The Gender Chip Project

A film by Helen De Michiel

2005 | 54 minutes | Color | DVD | Order No. 06897


Essential viewing for students, educators, counselors, policy makers and parents, THE GENDER CHIP PROJECT is being hailed as an important resource for addressing the disparity of representation of women in the science, technology, engineering and math (STEM) fields. Although women comprise the majority of undergraduates in America, only 20 percent are earning degrees in engineering and computer science. With statistics like these—and controversies such as the firestorm created when a prominent university president suggested women lack innate abilities in math and science—it’s clear that the road to success in the high-stakes STEM professions is not an easy one for young women.

THE GENDER CHIP PROJECT illustrates this challenge as it follows five extraordinary women majoring in the sciences, engineering and math at Ohio State University. Meeting regularly throughout their four years of school, they create a community to share their experiences and struggles as women stepping into traditionally male domains, and find support in dialog with their female professors. Now chaptered for easier use, the DVD shows how these extraordinary students are finding their own way to navigate and succeed in these male-dominated areas of study.


“…does an outstanding job of capturing the real voices of women and their journey within the still chilly STEM education system.”

Karen Peterson, Executive Director Puget Sound Center for Teaching, Learning, and Technology

“…provocative and stimulating…provides a window into the relevant issues that a diverse group of women face in their college years as they sort through their interests and experiences in the fields of science and technology.”

Jane Margolis, Co-Author “Unlocking the Clubhouse: Women in Computing”

"A probing, eye-opening unpacking of the equation women and science that rocks preconceptions and twists open unexpected gendered issues about math, medicine, technology and engineering."

Patricia R. Zimmermann, Ph.D. Professor of Cinema and Photography, Ithaca College

“Insightful. Highly recommended with great potential for use in many collections. Beneficial to teachers, guidance counselors and school administrators [and to] those who have the obligation of developing gender neutral curricula.”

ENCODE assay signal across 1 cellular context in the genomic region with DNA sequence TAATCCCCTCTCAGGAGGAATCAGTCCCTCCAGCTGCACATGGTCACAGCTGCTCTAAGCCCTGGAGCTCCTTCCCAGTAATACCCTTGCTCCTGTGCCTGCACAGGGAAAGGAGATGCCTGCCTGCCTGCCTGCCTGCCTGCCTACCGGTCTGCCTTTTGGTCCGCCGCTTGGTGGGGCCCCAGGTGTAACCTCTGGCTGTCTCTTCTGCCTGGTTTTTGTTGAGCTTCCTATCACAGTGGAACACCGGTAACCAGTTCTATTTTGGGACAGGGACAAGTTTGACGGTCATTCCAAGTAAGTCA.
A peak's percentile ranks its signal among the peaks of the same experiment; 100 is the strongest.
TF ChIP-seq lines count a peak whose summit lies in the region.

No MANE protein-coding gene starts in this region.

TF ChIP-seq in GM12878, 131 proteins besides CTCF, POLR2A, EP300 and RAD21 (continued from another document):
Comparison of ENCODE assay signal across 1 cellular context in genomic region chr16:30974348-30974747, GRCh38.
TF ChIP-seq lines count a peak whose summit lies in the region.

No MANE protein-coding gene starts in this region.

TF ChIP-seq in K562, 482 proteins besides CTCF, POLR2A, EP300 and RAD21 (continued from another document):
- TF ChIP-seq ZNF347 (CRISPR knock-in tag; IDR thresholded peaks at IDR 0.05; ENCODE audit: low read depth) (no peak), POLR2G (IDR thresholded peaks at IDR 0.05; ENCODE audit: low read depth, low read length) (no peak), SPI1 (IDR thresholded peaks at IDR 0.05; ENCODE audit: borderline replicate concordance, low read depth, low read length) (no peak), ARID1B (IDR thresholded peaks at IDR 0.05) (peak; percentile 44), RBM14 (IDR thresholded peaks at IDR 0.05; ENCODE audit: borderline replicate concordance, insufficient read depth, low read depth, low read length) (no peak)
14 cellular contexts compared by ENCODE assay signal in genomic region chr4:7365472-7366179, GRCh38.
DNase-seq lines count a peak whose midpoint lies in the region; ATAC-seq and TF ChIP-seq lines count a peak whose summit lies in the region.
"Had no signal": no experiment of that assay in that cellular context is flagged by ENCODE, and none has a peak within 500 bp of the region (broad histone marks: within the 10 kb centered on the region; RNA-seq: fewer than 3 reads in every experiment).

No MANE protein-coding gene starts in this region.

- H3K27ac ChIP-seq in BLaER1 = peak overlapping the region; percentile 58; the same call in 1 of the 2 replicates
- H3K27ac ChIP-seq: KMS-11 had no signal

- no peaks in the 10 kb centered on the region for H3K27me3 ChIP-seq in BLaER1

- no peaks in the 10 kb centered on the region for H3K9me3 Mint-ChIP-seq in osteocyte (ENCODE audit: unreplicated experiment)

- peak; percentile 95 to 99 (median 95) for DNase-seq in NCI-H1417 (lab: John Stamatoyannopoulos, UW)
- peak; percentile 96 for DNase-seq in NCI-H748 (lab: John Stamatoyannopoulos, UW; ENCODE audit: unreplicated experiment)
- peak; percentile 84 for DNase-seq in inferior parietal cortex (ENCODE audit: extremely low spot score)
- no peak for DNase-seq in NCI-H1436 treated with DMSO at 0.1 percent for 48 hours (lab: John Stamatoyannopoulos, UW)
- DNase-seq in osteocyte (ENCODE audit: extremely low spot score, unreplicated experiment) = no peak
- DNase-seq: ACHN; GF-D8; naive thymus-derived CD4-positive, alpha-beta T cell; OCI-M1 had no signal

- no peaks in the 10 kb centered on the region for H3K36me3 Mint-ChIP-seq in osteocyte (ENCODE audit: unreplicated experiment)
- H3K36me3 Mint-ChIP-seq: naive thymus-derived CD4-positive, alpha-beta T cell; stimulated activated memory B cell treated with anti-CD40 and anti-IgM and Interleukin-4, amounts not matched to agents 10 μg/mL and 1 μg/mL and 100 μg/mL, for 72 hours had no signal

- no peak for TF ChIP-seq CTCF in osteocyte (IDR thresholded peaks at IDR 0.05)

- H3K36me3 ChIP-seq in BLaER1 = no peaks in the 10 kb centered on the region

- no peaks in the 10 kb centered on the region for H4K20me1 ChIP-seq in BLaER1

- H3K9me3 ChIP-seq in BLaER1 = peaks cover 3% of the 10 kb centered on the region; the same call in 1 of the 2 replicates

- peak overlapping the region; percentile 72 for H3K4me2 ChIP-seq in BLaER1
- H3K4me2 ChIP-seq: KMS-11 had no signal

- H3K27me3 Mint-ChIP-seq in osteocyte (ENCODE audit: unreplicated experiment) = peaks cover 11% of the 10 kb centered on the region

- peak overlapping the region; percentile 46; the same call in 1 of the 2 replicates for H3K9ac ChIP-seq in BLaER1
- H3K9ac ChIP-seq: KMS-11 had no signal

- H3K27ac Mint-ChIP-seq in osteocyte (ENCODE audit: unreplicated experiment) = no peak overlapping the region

Educational Media Reviews Online

“Should inspire teenage girls to investigate nontraditional college majors and careers.”


“Useful in exploring gender studies topics and as a tool to prepare teen girls for the pressures of higher education.”

Meghann R. Matwichuk School Library Journal


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Helen De Michiel

Helen De Michiel is a director, writer and producer whose work includes film, television, media installation, and transmedia projects. She has been a central participant in the media arts and public media field since 1983, when armed with her newly acquired MFA she landed a film curatorial position at the Walker Art Center in Minneapolis. She has made several award-winning independent documentary and dramatic works, produced programming for public television, created community media projects with youth, and writes regularly about issues in the media field. Her films and video works are included in several museums around the country including New York’s Museum of Modern Art.

From 1996 - 2010 Helen was the National Director and Co-Director for NAMAC, The National Alliance for Media Arts and Culture, where she built programs to strengthen capacity in the areas of research and policy, organizing among constituencies, leadership development, and technology planning.

From 2001 – 2007 she served on the Board of Directors of the George F. Peabody Awards for Electronic Media.

Her current transmedia project, Lunch Love Community, is a multiplatform documentary that explores food system reform and how the parents of Berkeley came together to change school lunch and launch a movement.

Helen holds an MFA in film and visual arts from the University of California, San Diego and teaches new media practices at the University of Oregon in the Arts Administration department. (08/14)


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